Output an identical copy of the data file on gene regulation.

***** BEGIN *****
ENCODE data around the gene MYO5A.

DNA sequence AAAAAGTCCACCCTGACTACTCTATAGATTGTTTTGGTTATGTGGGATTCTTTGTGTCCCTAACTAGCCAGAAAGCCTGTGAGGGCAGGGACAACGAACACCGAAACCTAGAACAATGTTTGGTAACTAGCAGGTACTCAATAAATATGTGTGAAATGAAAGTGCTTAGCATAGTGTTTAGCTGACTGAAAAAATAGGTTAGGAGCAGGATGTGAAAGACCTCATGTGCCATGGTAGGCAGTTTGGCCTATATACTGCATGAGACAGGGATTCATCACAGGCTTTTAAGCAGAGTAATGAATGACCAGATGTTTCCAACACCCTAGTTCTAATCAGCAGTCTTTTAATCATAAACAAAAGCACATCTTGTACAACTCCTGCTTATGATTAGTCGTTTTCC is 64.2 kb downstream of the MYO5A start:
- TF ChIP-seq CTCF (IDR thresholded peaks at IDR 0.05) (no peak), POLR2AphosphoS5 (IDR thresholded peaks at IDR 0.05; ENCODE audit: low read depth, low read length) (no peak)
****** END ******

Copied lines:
ENCODE data around the gene MYO5A.

DNA sequence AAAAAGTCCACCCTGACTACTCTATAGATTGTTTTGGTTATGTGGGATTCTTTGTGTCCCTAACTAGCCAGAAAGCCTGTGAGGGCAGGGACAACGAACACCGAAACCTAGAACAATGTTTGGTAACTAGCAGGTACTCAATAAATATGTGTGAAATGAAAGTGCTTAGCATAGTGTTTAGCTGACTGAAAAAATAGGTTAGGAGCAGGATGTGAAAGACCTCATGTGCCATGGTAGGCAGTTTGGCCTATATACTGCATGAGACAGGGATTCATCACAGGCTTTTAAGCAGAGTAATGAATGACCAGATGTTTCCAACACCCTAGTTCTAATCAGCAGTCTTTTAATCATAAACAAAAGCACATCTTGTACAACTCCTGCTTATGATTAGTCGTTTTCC is 64.2 kb downstream of the MYO5A start:
- TF ChIP-seq CTCF (IDR thresholded peaks at IDR 0.05) (no peak), POLR2AphosphoS5 (IDR thresholded peaks at IDR 0.05; ENCODE audit: low read depth, low read length) (no peak)